How do we think biblically about personality tests? Are they helpful, harmful, or potentially both? Does Scripture have anything to say about personality? In this episode, Alasdair Groves discusses these questions and more.
Hi, my name is Alasdair Groves. Welcome to Where Life and Scripture Meet, a podcast of CCEF, where everything we do is about restoring Christ to counseling and counseling to the church.
You ever take a personality test? Myers-Briggs or Enneagram or anything like that? I’ve been thinking about personality tests recently, well, off and on for years now, and you get into the counseling field and these things are going to come up no matter what. But I’m thinking particularly recently, and let me give you a little background about what sparked my thinking the other day. I’m a huge fiction enthusiast. I love stories. I love reading stories. I especially love stories that take normal people outside of a normal context, put them somewhere abnormal, and say, “What happens? What happens to human beings in a strange setting?” So I have greatly looked forward to reading books to my kids, and the older they get the more fun books we can read. I remember rejoicing when finally I could read all three of my kids Narnia. So we read through that a couple times. We read Lord of the Rings. Right now we’re a good chunk of the way through Harry Potter. And in Harry Potter, I hope I’m not giving anything away, I feel very strongly about not giving things away, but it would be difficult to have spent too much time in our culture and not know at least a couple things about it, whether you’ve read it or whether you feel okay about reading it or not… a school is a major part of it and in this school there are four houses and you get divvied up into those houses based on character traits at the beginning of your time at the school. Unsurprisingly, my children found out that there are online tests you can take that put you in the houses and say, “You would be a Gryffindor. You would be a Ravenclaw.” And so, of course, they were delighted to take the test and have since been discussing what this says. And it got me thinking, it’s interesting how widely and easily personality tests appeal. Here are my kids in elementary school and middle school getting all excited about personality tests. This is something that instinctively appeals to us, at least in the 20th, 21st century West. We live in an individualistic society so I suppose it’s not utterly shocking that we’d be interested to think about our personalities in these ways. But here’s my simple agenda for our time today. How should we think about personality tests biblically? Does Scripture have anything to say about how we engage with or don’t engage with personality tests?
Well, a super brief background. They have been around for a while in something like their present form. Most people date it back to World War I in which you had something like a personality test that was trying to actually identify people who would be especially vulnerable to shell shock. But there’s tons of them out there. If you Google “personality test,” you’ll get results like 14 personality tests you can take online right now. The most popular over the years has probably been the Myers-Briggs. The Enneagram has been especially popular in the church in the last decade or two. You’ve got DISC. You’ve got Strength Finders. You’ve got what’s called the Five Factors Model. Anyhow, there’s a lot of them out there. Working Genius actually by Pat Lencioni and the Table Group (I’ll probably say more about that a little bit in a few minutes) is quite a recent one.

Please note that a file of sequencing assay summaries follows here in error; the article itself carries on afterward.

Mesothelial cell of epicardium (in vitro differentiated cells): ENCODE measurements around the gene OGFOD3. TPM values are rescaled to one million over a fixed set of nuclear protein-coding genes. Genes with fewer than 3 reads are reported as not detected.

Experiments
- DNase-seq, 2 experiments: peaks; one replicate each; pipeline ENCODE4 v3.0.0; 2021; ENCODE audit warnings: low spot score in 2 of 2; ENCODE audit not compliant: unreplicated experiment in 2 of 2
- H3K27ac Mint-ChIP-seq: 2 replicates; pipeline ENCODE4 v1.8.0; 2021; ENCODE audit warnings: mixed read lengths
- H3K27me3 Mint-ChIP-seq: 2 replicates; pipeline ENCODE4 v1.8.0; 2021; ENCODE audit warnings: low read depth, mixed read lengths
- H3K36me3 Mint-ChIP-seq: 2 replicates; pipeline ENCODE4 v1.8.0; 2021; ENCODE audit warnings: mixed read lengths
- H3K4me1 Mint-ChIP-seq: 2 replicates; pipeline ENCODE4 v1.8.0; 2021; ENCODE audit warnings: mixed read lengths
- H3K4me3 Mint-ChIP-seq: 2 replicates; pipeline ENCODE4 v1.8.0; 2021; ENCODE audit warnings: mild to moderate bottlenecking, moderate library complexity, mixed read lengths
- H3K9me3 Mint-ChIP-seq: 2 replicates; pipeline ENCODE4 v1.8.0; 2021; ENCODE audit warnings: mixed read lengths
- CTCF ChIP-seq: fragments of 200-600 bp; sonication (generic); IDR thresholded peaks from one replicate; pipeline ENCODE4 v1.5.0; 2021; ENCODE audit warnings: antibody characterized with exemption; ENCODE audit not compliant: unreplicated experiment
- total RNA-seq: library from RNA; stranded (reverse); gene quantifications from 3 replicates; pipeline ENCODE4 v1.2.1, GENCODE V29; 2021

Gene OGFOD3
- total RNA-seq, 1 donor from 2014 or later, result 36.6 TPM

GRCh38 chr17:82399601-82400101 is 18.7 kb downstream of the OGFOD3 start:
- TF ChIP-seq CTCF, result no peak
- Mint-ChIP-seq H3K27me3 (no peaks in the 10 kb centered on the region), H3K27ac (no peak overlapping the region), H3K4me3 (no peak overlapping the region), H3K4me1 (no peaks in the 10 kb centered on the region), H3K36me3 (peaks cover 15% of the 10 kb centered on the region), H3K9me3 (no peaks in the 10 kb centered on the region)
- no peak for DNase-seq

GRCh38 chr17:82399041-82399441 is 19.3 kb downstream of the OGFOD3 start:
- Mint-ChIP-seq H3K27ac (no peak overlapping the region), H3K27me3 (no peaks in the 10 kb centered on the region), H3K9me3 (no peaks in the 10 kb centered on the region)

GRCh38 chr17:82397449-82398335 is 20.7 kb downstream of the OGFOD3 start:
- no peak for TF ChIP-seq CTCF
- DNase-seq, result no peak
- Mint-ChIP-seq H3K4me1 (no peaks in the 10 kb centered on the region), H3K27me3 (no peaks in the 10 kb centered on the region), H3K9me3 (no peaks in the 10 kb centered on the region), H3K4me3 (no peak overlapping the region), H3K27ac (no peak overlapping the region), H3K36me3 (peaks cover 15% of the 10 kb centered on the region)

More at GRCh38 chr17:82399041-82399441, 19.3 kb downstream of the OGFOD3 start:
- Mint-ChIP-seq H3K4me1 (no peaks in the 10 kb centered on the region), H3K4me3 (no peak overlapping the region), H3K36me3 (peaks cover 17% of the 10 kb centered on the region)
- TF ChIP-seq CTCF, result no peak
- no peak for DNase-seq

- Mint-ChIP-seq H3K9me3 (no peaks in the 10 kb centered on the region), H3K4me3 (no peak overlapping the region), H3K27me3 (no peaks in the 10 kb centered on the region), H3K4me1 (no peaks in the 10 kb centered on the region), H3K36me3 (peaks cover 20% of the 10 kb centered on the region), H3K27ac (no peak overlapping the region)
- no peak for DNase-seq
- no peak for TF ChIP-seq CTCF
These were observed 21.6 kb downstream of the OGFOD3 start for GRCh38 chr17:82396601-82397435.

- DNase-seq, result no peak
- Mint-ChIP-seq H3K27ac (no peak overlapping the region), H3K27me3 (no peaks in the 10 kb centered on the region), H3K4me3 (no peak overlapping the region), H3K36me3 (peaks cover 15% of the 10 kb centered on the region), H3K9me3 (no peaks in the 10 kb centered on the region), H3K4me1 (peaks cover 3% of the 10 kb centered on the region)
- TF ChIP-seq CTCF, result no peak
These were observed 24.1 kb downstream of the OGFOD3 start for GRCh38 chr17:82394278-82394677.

Anyhow, there’s a lot of them out there and I have been trying to think, what is the right way for us as Christians to engage this kind of exercise? It seems like the place to start would be to ask a question of, what is the biblical perspective on personality in general? I mentioned a moment ago that our setting culturally might have something to do with our interest in these sorts of tests. But the Bible, I would say, at the very least, is much less interested in systematically defining personality or personality types than we are. Now, certainly in Scripture, we do see people with different preferences, different interests, different strengths and weaknesses, different character, different responses to life experiences, and so on. And all of those can play into what we mean by personality. So, I mean, even just something as simple as you have a contrast between Isaac, who’s more of a homebody, and Esau, who’s more of a man of the field. You get Peter who is more brash and you get Thomas who is more hesitant. So you see different kinds of people coming at you in the pages of Scripture and Scripture certainly celebrates the diversity of people that God has created. There’s this uniqueness to each human that he makes in his image. There’s a way that each of us reflects who he is in a special way, because none of us are exactly the same. Scripture will speak about the wealth of the nations being brought into heaven to the glory of God. All the different beauties and wonders and glories of all the cultures throughout all of history that in any way, shape, or form, give him glory are in some way going to echo into eternity.
And we intuitively agree even now. We delight in the various ways that each person’s gifts are going to be able to contribute to the church. Think Ephesians 4, Romans 12, 1 Corinthians 12. So Scripture certainly shows us instances of people with different personalities and it certainly values different kinds of people all seeking to bring their differences to the table with acts of service and with wisdom to the building up of the body, the service of the church, and to the glory of God. So, to that extent, I don’t think we need to fear conversation about personality, especially in any way it might be oriented towards helping us thrive and flourish as members of the body of Christ.